Unification. When we began our trip, the U.S. Secretary of State, Colin Powell, was visiting Beijing. Taiwan was a central issue in his discussions with President Jiang. Initially, we felt that both countries were a bit stubborn on this issue. By the time we completed our tour, however, we had a new understanding of China position on Taiwan. Our history tour taught us that the drive for unification of China has been intense not for decades or even for centuries, but literally for thousands of years. We also learned of this deep-rooted desire for connection from our Chinese-American traveling companions. Even those whose families left China decades ago felt a strong attachment a desire to study Chinese history, teach the culture to their children, and support China development. We learned that the primary investors in the new Chinese economy have been Chinese people living in Hong Kong and abroad. We understand much better the Chinese determination to have one country that includes Taiwan, and we are sure that the economic changes in China will be an important force in resolving this problem. Perhaps instead of spending just one day in Beijing, our American leaders should take the CTS history tour. History makes the present much more understandable.

Preservation of History. We read in the U.S. press that many of China ancient relics were destroyed in the Cultural Revolution. Although that is largely true, we found that China is now working to restore and protect antiquities, investing heavily to preserve significant examples of ancient art and architecture. Given the number, size, complexity, and beauty of these historic places, we were awed by the size of the continuous investment required. The Terra Cotta Soldiers are truly a wonder of the word (though we would put them ninth after the Great Wall); however, the reconstruction of the soldiers in modern times may someday be another wonder of the world! It would seem fair that all of the world梟ot just the Chinese people梥hould bear the costs of preserving the ancient relics. American businesses working in China should be asked to adopt various sites. Such private support is common in the U.S.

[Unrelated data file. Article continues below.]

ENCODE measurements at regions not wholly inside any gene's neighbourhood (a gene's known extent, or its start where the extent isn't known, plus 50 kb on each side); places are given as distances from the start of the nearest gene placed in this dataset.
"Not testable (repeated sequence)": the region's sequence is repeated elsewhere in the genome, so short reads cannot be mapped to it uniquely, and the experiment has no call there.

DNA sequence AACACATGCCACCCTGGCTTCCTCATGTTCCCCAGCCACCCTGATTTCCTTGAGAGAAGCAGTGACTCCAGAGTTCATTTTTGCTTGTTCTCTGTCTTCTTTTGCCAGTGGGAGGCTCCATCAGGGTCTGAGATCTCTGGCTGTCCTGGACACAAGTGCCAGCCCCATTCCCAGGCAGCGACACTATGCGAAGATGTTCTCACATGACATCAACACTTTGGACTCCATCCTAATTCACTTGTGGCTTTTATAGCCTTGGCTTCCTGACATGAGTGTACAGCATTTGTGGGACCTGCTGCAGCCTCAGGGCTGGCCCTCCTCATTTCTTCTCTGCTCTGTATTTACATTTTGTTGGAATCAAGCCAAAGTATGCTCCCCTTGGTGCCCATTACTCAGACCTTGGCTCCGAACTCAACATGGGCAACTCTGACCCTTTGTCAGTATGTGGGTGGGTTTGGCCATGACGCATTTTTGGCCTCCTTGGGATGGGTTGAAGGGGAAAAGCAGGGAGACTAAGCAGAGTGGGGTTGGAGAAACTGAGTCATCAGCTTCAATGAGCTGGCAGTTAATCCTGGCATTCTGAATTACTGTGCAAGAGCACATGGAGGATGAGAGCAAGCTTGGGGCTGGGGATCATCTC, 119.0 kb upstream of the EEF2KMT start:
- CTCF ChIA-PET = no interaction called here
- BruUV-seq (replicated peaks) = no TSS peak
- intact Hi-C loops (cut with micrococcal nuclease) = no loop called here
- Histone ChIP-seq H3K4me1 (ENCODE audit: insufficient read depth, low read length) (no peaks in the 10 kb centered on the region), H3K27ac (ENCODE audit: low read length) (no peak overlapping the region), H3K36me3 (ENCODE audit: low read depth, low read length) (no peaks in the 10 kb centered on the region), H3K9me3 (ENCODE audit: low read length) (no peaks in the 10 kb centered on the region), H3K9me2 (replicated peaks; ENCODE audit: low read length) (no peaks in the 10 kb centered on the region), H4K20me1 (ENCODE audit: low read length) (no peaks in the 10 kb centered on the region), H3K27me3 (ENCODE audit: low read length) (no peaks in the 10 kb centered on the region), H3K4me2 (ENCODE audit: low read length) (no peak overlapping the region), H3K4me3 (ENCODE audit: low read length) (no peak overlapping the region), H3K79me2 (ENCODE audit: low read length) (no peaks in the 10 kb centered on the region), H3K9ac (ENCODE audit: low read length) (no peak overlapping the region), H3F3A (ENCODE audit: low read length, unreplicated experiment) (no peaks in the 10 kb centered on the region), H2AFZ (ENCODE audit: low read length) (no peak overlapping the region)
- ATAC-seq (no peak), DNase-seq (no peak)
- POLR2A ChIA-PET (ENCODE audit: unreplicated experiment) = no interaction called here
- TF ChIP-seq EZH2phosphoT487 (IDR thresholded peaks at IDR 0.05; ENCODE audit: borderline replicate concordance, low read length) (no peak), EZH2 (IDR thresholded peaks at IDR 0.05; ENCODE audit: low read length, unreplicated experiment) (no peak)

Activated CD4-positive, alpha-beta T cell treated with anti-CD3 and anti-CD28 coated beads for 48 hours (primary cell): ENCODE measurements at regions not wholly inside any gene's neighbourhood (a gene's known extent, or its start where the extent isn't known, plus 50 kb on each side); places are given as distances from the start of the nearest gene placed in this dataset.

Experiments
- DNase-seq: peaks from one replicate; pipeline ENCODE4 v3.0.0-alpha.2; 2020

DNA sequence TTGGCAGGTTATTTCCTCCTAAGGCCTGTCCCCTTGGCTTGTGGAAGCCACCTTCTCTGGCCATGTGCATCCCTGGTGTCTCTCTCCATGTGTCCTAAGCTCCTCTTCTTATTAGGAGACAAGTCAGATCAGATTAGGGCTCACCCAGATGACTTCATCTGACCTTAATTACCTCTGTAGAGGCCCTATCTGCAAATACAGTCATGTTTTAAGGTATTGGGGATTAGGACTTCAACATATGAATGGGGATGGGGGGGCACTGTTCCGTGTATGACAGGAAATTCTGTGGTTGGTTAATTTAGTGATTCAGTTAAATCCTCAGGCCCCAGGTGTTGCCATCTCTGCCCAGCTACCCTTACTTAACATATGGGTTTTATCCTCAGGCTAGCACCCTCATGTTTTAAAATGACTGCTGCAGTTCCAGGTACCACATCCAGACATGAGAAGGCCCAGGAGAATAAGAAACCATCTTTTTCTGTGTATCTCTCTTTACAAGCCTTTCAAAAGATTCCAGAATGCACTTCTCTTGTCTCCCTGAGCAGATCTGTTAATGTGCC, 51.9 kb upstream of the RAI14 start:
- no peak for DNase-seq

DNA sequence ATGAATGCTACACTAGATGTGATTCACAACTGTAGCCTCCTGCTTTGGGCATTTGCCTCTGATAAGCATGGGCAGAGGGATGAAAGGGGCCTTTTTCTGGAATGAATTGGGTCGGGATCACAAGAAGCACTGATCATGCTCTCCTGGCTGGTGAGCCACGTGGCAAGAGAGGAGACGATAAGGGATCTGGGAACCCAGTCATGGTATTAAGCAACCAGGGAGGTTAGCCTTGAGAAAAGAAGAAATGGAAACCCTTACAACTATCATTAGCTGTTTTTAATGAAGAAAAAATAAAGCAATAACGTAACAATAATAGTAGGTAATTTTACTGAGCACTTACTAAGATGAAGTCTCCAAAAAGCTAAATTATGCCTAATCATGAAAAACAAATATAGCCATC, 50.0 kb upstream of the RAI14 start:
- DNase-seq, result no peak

Similarities Overcome Differences. We traveled in a mixed Chinese and American group and we met the families of some of our Chinese friends. Our children played together easily despite the lack of a common language because children everywhere play the same games. Some of us who work in real estate investigated Beijing real estate system and found that the structure is similar to ours. We went to a Suzhou nightclub and found American rock and roll mixed with Chinese folk music. We discovered that many of the stereotypes that the West has developed about Chinese culture do not reflect reality. For example, women in China are far from invisible, and hold many key leadership positions in government and business. As another example, it is clear that the central government is not inefficient, but rather has been very effective in promoting rapid economic change. And we saw that China faces many of the same problems the U.S. has: how to plan comprehensively for development while allowing private businesses to respond to their individual economic needs; how to preserve historical architecture in the face of rapid development; how to invest enough in infrastructure (especially water) to support continued growth; and how to improve the air quality without unduly slowing industrial expansion. We Americans have always learned that China is different, but we found a great deal of similarity.